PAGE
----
bipolar parent

How I Eliminate Stress in My Life to Better Manage My Mental Health

Photo by Luis Villasmil on Unsplash

Stress.

Everyone has it, and everyone has suffered from bad stress.

Good stress, called eustress, helps you and me meet deadlines, make dinners, and take care of the day-to-day tasks of daily functioning. But bad stress hitches up our shoulders and torpedoes our mental health.

Indeed, bad stress is terrible for people with bipolar disorder, frequently triggering depression, according to a 2002 review by the Australian and New Zealand Journal of Psychiatry.

So how do you eliminate bad stress in your life to better manage your mental health?

Here’s how I do it.

1. Delegate

You do not have to do every task yourself.

Being responsible for everything at work or at home is the fastest way to break a person with stress, especially someone who is predisposed to mental illness.

My answer to feeling responsible for everything is to delegate, delegate, delegate.

Talk to your higher-ups at work to see if you can get some help with major projects. Not everything can be delegated, obviously, but you can ask your co-workers to help you brainstorm solutions to problems or even possibly take on some tasks they would be able to do better than you when you’re overburdened.

According to an article on Indeed.com, asking for help at work involves considering whom to ask, thinking about your timing, and creating a list of potential solutions you’ve already tried.

With these steps, you can potentially lessen your workload.

Similarly, asking for help at home from your spouse, children, or roommates takes a similar approach.

Sometimes, especially parents, we’re reluctant to teach other people–including our children–to do chores because it’s easier to do the chore ourselves. But this is a trap that quickly leads to burnout.

You might find this parenting article by WebMD describing how to teach a rebellious teen how to clean helpful. Even if you’re not dealing with teenagers, but roommates or small children, the tips are sound.

Here are some of them:

  • Clean up your act first to be a good example.
  • Don’t micromanage.
  • Keep your cool.
  • Be absolutely clear about your expectations.
  • Have sensible consequences.

While dealing with adults who are reluctant to do chores, you don’t want to treat them like children. But the same principles apply; being consistent and clear about your expectations and coming to an agreement about consequences is key.

Good luck delegating!

2. Focus on Survival Tasks

When you lack spoons, a representation of energy and mental ability to tackle tasks in the moment, easy things to lack when you’re stressed and distressed, focus on survival tasks.

What I mean by survival tasks are those that contribute to the day-to-day functioning of daily life, as well as a bit of self-care.

“Feed the five-year-old” is a survival task. So is “clean the litterbox.” So is “work enough to keep my job.”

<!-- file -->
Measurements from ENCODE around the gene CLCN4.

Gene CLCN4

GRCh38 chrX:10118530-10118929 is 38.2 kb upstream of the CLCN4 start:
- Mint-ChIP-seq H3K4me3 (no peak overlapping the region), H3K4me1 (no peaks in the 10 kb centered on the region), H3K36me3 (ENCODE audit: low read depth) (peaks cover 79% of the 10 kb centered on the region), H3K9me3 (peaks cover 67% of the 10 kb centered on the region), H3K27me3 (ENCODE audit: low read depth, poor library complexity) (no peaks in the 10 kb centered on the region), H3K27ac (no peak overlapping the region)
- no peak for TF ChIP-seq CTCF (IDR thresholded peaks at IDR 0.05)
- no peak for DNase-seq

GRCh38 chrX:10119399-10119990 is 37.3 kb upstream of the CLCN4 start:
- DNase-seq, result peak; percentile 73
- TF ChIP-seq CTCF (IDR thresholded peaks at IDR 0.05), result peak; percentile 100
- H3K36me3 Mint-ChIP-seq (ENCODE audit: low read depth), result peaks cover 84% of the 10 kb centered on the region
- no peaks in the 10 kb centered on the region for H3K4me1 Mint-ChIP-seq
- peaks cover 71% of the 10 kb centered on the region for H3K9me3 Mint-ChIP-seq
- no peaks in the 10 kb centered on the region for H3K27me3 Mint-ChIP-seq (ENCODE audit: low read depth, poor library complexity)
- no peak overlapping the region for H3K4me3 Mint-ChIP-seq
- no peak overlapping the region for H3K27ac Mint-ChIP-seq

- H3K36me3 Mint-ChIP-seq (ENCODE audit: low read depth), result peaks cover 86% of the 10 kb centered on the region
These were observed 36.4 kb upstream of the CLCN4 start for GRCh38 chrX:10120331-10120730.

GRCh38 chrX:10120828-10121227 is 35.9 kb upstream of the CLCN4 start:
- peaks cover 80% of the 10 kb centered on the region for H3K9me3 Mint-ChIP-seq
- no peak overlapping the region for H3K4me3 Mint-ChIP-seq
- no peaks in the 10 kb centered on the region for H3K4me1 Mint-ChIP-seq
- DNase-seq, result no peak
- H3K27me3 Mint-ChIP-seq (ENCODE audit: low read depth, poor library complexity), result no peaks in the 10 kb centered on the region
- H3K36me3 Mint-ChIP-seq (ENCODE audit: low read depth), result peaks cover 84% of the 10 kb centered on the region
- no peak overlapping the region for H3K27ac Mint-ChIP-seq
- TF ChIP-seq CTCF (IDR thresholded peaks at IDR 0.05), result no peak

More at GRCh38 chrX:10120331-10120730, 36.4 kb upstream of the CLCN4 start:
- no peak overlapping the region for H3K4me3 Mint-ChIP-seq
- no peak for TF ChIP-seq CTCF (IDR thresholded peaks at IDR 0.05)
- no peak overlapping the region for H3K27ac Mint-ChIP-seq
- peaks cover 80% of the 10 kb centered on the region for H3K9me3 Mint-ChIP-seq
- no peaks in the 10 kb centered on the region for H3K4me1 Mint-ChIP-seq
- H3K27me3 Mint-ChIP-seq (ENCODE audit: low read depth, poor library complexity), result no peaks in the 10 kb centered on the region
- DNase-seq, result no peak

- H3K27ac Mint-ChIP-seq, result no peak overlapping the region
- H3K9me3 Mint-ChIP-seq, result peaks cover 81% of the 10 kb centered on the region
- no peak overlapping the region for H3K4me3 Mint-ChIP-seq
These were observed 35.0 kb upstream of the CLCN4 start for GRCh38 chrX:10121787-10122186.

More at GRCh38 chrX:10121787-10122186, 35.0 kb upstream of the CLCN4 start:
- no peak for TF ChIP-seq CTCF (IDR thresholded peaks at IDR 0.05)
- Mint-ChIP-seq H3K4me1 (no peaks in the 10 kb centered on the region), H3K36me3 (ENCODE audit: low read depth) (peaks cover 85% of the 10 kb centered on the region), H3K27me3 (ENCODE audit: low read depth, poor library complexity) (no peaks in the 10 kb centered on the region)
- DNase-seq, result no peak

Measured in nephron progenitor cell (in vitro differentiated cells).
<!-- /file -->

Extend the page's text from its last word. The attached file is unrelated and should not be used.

Some people, including myself, believe that showering is a survival task. I certainly believe that some sort of daily self-care is crucial, even if it’s just brushing your teeth.

(If you’re stuck on what self-care to do, click here for a fun, interactive, choose-your-own-adventure self-care quest.)

Until you’re in a position to delegate, pare that to-do list down to the very basics. Once you have conquered that depressive episode or lessened your burden by delegating, you’ll be free to pursue that creative hobby or clean out that storage unit.

3. Forgive Yourself for What You Don’t Get Done

There was a point in my life where I was struck down by postpartum depression.

Too busy sobbing my brains out and taking care of my tiny, helpless infant–and having never been taught how–I had no energy or ability to clean.

My little family–my baby, my husband, and me–lived in squalor. Dirty diapers littered the living room floor, moldy dishes flooded the sink, and the bathrooms were filthy.

Trying to establish himself in his new, stressful job, my husband worked 12-hour days and sometimes slept at the office, so he, too, was too exhausted to help.

We were miserable.

Two years later, my psychiatrist encouraged me to wean my son so I could take lithium. Once I was properly medicated, the clouds opened up, and I was able to start picking up the shattered pieces of my life.

Eleven years after I was prescribed lithium–and after finding a medication cocktail that worked to fully lift my depression and stabilize my manic/mixed episodes–I am stable and happy.

My advice to forgive yourself for what you don’t get done is hypocritical because I still struggle with doing so.

I still haven’t forgiven myself for the time when my brain was sick and I simply could not clean. I still hold myself accountable for that time.

But when I look at my bright, healthy, compassionate preteen son, I recognize that I did do something right in that time: I kept my child alive, and I took care of myself as best I could, which allowed him to thrive.

I have value beyond a clean house, and so do you. You can forgive yourself for the tasks you don’t get done, just like I know I can forgive myself for my inability to clean over the years.

It’s time to move on from past mistakes. If you’re holding past tasks over your head, forgive yourself.

You’ve earned it.

Final Thoughts

You can reduce stress in your life.

By delegating, focusing on survival tasks, and forgiving yourself for what you haven’t gotten done, you can reduce the burden in your life to better manage your mental health.

I wish you well in your journey.